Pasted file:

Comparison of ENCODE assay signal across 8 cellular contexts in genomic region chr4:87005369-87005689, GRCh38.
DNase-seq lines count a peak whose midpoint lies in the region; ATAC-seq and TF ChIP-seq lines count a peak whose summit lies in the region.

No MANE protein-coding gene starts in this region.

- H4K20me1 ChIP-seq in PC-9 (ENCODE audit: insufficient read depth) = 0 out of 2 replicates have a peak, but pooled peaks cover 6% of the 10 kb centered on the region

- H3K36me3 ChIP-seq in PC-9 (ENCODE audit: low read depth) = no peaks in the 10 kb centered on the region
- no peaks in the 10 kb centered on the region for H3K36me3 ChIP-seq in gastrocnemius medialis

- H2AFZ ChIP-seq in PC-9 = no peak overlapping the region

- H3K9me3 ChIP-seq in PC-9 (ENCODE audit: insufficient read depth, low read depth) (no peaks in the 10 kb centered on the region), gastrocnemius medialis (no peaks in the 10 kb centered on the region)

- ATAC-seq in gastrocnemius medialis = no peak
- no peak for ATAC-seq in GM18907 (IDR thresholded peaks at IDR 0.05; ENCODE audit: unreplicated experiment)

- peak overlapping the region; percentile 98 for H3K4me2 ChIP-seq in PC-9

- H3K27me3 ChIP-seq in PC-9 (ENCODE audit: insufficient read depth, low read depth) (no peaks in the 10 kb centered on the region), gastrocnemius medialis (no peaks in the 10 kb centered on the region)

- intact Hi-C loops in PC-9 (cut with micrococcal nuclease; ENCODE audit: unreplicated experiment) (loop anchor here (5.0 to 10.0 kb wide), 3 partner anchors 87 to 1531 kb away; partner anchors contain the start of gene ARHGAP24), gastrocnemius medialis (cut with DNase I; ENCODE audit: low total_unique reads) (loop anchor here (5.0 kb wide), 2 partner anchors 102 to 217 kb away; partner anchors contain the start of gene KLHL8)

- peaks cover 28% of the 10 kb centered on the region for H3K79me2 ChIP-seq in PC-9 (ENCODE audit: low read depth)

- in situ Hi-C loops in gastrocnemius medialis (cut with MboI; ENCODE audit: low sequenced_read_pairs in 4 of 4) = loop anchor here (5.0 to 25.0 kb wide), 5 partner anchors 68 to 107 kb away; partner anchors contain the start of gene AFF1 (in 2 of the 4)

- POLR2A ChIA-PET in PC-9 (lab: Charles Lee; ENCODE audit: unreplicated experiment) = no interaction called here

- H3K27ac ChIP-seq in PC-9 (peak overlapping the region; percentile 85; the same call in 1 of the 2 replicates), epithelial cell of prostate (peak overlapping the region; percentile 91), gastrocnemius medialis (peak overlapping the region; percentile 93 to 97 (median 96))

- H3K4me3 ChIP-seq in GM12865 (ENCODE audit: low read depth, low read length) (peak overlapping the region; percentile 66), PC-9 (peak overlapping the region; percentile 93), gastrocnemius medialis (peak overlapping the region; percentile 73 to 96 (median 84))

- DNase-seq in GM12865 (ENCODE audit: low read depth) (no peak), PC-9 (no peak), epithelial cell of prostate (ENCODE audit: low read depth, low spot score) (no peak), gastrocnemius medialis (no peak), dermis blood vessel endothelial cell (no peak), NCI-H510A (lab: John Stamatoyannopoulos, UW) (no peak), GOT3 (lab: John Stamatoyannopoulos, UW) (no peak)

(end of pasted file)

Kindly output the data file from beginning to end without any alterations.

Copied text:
Comparison of ENCODE assay signal across 8 cellular contexts in genomic region chr4:87005369-87005689, GRCh38.
DNase-seq lines count a peak whose midpoint lies in the region; ATAC-seq and TF ChIP-seq lines count a peak whose summit lies in the region.

No MANE protein-coding gene starts in this region.

- H4K20me1 ChIP-seq in PC-9 (ENCODE audit: insufficient read depth) = 0 out of 2 replicates have a peak, but pooled peaks cover 6% of the 10 kb centered on the region

- H3K36me3 ChIP-seq in PC-9 (ENCODE audit: low read depth) = no peaks in the 10 kb centered on the region
- no peaks in the 10 kb centered on the region for H3K36me3 ChIP-seq in gastrocnemius medialis

- H2AFZ ChIP-seq in PC-9 = no peak overlapping the region

- H3K9me3 ChIP-seq in PC-9 (ENCODE audit: insufficient read depth, low read depth) (no peaks in the 10 kb centered on the region), gastrocnemius medialis (no peaks in the 10 kb centered on the region)

- ATAC-seq in gastrocnemius medialis = no peak
- no peak for ATAC-seq in GM18907 (IDR thresholded peaks at IDR 0.05; ENCODE audit: unreplicated experiment)

- peak overlapping the region; percentile 98 for H3K4me2 ChIP-seq in PC-9

- H3K27me3 ChIP-seq in PC-9 (ENCODE audit: insufficient read depth, low read depth) (no peaks in the 10 kb centered on the region), gastrocnemius medialis (no peaks in the 10 kb centered on the region)

- intact Hi-C loops in PC-9 (cut with micrococcal nuclease; ENCODE audit: unreplicated experiment) (loop anchor here (5.0 to 10.0 kb wide), 3 partner anchors 87 to 1531 kb away; partner anchors contain the start of gene ARHGAP24), gastrocnemius medialis (cut with DNase I; ENCODE audit: low total_unique reads) (loop anchor here (5.0 kb wide), 2 partner anchors 102 to 217 kb away; partner anchors contain the start of gene KLHL8)

- peaks cover 28% of the 10 kb centered on the region for H3K79me2 ChIP-seq in PC-9 (ENCODE audit: low read depth)

- in situ Hi-C loops in gastrocnemius medialis (cut with MboI; ENCODE audit: low sequenced_read_pairs in 4 of 4) = loop anchor here (5.0 to 25.0 kb wide), 5 partner anchors 68 to 107 kb away; partner anchors contain the start of gene AFF1 (in 2 of the 4)

- POLR2A ChIA-PET in PC-9 (lab: Charles Lee; ENCODE audit: unreplicated experiment) = no interaction called here

- H3K27ac ChIP-seq in PC-9 (peak overlapping the region; percentile 85; the same call in 1 of the 2 replicates), epithelial cell of prostate (peak overlapping the region; percentile 91), gastrocnemius medialis (peak overlapping the region; percentile 93 to 97 (median 96))

- H3K4me3 ChIP-seq in GM12865 (ENCODE audit: low read depth, low read length) (peak overlapping the region; percentile 66), PC-9 (peak overlapping the region; percentile 93), gastrocnemius medialis (peak overlapping the region; percentile 73 to 96 (median 84))

- DNase-seq in GM12865 (ENCODE audit: low read depth) (no peak), PC-9 (no peak), epithelial cell of prostate (ENCODE audit: low read depth, low spot score) (no peak), gastrocnemius medialis (no peak), dermis blood vessel endothelial cell (no peak), NCI-H510A (lab: John Stamatoyannopoulos, UW) (no peak), GOT3 (lab: John Stamatoyannopoulos, UW) (no peak)